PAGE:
Stocks weren’t the only asset class on a roller coaster. The 10-year Treasury note traded at a low yield of 1.13% and a high just over 1.30%, which doesn’t sound like much but at these levels is pretty significant. But by week’s end, the 10-year yield changed by less than 2 basis points from the previous week. TIPS yields fell more, investors wondering if Powell will be as wrong about “transitory” as he has about so much else. So, inflation expectations at the 10-year horizon rose to 2.35% which isn’t exactly heart-stopping. The dollar had a big week too, up all of 0.25% and still in the lower end of the range it’s been in for six years. EM stocks had a bad week anyway and I’m so very glad we sold those a few months back. Jeff Snider has been seeing some stress in dollar markets and dollar shortages always hit EM first so maybe a warning there. Commodities were up 2%, concentrated mostly in industrials like copper although natural gas had a huge week, up 10%. Gold was down a bit so the copper/gold ratio rose by 2.5%, a positive economic sign that points to higher rates if it continues.
Right now, I’d describe the environment as one of growth but back at trend so less than the first two quarters of the year. I suspect the slowing we anticipated, and that has become obvious over the last couple of months, has run its course but I’ll need more evidence to confirm that. As I said, not much has changed and our portfolios haven’t either. We continue to hold more cash than usual and await, yes, a correction, to more reasonable prices before reducing it. And if it goes higher from here, our cash pile seems likely to grow because yes, Matty, Asset Price Inflation is Very Much A Thing.
Last week’s data was mostly about housing and the picture couldn’t be more confusing. Housing starts and existing home sales were up but permits were down hard. The KC manufacturing survey stayed strong. The CFNAI, as mentioned above, did fall back to 0.09 while the 3-month moving average fell to 0.06. That is about as close to trend growth as you’re going to get. What is trend? Well, before COVID it was about 2.2%. Now? I don’t know and neither does anyone else because COVID changed and continues to change everything. But officially I don’t think the number has changed. Trend growth isn’t great but after a decade of it, it surely can’t be called calamitous.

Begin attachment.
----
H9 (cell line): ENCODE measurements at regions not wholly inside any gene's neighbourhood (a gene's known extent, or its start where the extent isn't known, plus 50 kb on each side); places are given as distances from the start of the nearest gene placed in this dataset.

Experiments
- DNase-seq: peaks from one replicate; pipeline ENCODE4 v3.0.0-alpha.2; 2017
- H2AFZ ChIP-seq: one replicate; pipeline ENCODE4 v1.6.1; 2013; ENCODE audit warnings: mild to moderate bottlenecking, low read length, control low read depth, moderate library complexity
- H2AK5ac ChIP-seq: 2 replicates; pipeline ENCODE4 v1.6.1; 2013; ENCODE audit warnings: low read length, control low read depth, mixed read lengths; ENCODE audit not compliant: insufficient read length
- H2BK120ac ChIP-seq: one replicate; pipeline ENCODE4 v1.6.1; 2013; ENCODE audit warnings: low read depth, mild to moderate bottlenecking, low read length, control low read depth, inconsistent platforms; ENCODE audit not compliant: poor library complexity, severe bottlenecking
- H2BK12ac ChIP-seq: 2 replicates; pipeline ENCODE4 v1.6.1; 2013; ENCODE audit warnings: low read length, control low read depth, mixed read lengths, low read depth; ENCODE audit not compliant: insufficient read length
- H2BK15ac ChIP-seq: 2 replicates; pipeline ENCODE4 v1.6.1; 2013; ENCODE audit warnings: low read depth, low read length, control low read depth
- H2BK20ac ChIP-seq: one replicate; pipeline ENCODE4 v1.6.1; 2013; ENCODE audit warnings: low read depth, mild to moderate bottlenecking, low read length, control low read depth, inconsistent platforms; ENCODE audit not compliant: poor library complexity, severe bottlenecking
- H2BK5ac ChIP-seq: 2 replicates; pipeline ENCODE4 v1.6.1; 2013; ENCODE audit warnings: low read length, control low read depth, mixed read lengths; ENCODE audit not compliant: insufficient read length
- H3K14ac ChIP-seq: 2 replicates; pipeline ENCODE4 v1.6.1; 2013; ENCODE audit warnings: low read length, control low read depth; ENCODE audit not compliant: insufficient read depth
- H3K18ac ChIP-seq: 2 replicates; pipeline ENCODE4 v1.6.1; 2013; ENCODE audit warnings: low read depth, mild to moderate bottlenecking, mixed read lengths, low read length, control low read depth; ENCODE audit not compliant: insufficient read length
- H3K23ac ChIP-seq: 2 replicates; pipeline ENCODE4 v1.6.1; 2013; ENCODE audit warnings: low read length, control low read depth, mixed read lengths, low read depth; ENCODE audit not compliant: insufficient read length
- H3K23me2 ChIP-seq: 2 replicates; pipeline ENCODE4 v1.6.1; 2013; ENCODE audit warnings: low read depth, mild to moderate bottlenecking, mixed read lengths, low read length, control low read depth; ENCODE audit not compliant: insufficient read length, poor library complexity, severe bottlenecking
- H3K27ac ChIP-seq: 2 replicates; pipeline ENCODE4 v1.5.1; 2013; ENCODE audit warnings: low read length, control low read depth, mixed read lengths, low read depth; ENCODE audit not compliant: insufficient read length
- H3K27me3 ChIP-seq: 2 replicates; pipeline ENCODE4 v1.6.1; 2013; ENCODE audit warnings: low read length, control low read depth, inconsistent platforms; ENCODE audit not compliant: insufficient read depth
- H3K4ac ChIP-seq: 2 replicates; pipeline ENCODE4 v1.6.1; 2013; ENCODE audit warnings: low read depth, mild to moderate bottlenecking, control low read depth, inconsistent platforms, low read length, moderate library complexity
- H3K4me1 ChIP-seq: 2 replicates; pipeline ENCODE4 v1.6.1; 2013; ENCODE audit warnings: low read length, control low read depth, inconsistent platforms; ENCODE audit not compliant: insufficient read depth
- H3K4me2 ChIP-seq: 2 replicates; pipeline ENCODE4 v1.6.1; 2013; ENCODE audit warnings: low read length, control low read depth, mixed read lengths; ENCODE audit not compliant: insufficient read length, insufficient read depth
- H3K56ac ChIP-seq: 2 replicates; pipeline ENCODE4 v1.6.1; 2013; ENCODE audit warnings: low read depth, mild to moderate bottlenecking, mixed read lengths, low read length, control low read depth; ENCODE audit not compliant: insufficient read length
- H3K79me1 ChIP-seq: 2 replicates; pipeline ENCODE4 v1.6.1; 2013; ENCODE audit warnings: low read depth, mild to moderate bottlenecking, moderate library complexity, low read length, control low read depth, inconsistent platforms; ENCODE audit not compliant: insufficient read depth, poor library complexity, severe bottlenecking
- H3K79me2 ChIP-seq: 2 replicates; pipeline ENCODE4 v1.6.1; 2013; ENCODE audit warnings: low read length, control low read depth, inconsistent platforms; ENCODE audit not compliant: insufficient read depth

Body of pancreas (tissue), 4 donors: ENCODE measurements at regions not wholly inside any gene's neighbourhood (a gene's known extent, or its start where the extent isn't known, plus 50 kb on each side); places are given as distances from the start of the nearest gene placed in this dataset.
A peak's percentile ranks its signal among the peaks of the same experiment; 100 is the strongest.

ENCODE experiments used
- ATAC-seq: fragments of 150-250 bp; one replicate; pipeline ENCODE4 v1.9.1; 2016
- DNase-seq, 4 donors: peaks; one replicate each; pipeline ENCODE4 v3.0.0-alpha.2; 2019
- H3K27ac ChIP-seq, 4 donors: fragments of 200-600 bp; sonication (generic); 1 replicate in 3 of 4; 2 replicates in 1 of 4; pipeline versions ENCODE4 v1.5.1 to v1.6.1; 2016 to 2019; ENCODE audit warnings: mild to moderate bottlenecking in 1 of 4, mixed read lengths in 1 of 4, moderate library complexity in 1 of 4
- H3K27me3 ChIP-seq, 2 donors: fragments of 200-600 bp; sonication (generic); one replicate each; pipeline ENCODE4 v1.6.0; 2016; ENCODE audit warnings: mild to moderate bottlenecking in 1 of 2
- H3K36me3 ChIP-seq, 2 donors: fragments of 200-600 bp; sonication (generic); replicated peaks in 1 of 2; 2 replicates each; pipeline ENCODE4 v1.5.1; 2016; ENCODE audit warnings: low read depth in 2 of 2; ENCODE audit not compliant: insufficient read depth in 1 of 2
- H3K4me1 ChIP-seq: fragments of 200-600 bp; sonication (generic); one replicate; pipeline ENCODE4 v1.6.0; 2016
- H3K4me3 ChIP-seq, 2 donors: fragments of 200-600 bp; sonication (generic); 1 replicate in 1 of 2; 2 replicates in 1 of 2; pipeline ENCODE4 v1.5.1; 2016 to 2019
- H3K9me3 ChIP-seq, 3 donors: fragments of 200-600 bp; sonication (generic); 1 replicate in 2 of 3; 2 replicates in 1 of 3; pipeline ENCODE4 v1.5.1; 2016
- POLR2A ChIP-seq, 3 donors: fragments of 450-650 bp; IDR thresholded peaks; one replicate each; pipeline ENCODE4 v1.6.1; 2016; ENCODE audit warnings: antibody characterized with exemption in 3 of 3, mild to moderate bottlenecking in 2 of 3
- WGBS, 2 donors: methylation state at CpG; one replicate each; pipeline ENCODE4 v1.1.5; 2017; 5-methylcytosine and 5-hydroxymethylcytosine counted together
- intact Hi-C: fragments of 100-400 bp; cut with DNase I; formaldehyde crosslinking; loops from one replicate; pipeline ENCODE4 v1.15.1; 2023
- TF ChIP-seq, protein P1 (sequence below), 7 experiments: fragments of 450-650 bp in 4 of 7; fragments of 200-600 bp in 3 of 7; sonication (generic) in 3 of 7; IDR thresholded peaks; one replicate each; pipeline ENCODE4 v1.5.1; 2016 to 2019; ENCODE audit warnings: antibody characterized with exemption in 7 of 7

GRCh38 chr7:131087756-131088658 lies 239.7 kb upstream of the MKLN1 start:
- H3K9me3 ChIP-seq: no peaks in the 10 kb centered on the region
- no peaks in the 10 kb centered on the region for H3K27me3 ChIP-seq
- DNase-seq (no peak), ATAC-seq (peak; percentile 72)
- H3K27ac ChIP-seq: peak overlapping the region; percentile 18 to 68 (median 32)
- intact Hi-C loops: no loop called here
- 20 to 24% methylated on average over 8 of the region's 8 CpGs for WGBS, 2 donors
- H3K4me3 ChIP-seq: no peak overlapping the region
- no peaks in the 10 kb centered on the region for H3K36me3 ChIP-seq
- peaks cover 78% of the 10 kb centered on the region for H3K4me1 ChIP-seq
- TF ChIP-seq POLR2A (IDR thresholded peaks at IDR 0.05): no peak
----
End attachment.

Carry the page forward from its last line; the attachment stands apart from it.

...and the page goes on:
This week brings a plethora of data from new home sales to durable goods orders to personal income and consumption to Q2 GDP. I don’t expect any big upside surprises in any of those.
Remember how value was leading growth and that was going to be the new trend? Good times, eh? Actually, it is only large-cap where growth has retaken the lead for YTD. Mid and small-cap value continues to outperform. Watch the dollar for a clue about whether that is sustainable. A lower dollar probably spurs value again while a stronger buck puts a tailwind to growth. Because of the sectors involved in each, that is basically re-opening (value) vs oh crap, delta is kicking our behind (growth). International markets were mostly down last week with the exception of Europe. China’s self-inflicted wounds in their tech sector had their markets leading the downside charge. I’ll have more about China and what that might mean soon.
Financials, real estate, and energy continue to lead the way YTD but over the last 1 and 3 month periods, real estate is the obvious winner. Health care had a good week but I think we’re going to need to see some positive news on earnings to justify more gains.
US stocks are expensive and the degree of speculation in the US and globally is at an extreme. That doesn’t mean the market is about to crash. It doesn’t necessarily portend anything. But what it does mean is that risk is high right now and even a small shock could have a big impact on asset prices. Valuation fundamentals are not a timing tool but they are a good way to look at risk. The current price to sales ratio of the S&P 500 is over 3, an all-time high. The long-term average is around 1.5. I think anyone can do the math on that one.